About Lawton Retirement Plan Consultants, LLC

Lawton Retirement Plan Consultants, LLC (LRPC) is a Milwaukee, Wisconsin-based independent, objective Registered Investment Adviser (RIA) providing investment advisory, fiduciary compliance, employee education, provider management and plan design services to employer retirement plan sponsors. The firm specializes in sustainable investment strategies for retirement plans that incorporate Socially Responsible Investment (SRI) factors and Environmental, Social and Governance (ESG) elements. LRPC currently has contracts in place to provide consulting services on more than a half billion dollars in plan assets. For more information, please contact Robert C. Lawton at (414) 828-4015 or bob@lawtonrpc.com or visit the firm’s website at https://www.lawtonrpc.com. Lawton Retirement Plan Consultants, LLC is a Wisconsin Registered Investment Adviser.

Important Disclosures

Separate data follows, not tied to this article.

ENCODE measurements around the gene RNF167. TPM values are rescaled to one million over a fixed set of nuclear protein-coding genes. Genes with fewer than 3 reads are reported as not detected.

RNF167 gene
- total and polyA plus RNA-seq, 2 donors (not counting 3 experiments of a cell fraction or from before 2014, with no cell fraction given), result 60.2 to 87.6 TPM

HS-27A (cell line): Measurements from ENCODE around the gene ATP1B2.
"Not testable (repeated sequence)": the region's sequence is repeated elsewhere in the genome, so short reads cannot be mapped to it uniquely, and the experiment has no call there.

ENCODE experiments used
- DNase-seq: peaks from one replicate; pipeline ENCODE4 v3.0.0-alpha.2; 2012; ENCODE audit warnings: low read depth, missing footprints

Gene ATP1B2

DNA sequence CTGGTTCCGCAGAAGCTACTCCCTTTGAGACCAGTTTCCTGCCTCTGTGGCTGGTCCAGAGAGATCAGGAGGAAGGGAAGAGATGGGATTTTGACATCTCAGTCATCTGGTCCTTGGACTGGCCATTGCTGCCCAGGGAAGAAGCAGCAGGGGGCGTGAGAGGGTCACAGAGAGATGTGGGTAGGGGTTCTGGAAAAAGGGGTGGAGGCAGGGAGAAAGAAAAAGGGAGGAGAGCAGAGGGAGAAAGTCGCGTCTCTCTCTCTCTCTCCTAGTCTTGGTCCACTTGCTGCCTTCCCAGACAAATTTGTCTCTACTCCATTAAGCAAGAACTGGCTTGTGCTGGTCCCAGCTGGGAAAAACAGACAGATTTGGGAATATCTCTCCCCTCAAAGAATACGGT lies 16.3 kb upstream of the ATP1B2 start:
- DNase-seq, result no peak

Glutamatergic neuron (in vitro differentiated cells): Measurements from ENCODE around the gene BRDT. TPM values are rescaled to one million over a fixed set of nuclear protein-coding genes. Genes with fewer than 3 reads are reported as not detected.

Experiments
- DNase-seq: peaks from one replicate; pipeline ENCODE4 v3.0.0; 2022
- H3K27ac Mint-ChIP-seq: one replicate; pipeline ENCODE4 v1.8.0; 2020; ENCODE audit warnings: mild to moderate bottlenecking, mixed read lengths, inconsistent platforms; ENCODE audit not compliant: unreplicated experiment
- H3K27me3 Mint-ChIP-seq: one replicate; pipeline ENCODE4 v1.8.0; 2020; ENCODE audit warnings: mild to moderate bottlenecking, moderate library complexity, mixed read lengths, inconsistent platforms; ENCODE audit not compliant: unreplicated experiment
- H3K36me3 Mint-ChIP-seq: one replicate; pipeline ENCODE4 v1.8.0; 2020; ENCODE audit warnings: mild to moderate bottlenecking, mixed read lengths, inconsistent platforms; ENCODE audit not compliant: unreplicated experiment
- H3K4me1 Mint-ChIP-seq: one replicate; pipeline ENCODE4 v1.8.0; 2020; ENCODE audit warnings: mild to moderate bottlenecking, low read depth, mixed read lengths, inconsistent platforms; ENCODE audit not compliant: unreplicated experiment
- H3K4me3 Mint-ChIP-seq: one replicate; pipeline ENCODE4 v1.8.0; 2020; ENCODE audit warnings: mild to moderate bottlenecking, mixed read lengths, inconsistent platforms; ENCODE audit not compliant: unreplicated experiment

This information was developed as a general guide to educate plan sponsors and is not intended as authoritative guidance, tax, legal or investment advice. Each plan has unique requirements and you should consult your attorney or tax adviser for guidance on your specific situation. In no way does Lawton Retirement Plan Consultants, LLC assure that, by using the information provided, a plan sponsor will be in compliance with ERISA regulations. Investors should carefully consider investment objectives, risks, charges, and expenses. The statements in this publication are the opinions and beliefs of the commentator expressed when the commentary was made and are not intended to represent that person’s opinions and beliefs at any other time. The commentary does not necessarily reflect the opinion of Lawton Retirement Plan Consultants, LLC and should not be construed as recommendations or investment advice. Lawton Retirement Plan Consultants, LLC offers no tax, legal or accounting advice and any advice contained herein is not specific to any individual, entity or retirement plan, but rather general in nature and, therefore, should not be relied upon for specific investment situations. Lawton Retirement Plan Consultants, LLC is a Wisconsin Registered Investment Adviser and accepts clients outside of Wisconsin based upon applicable state registration regulations and the “de minimus” exception.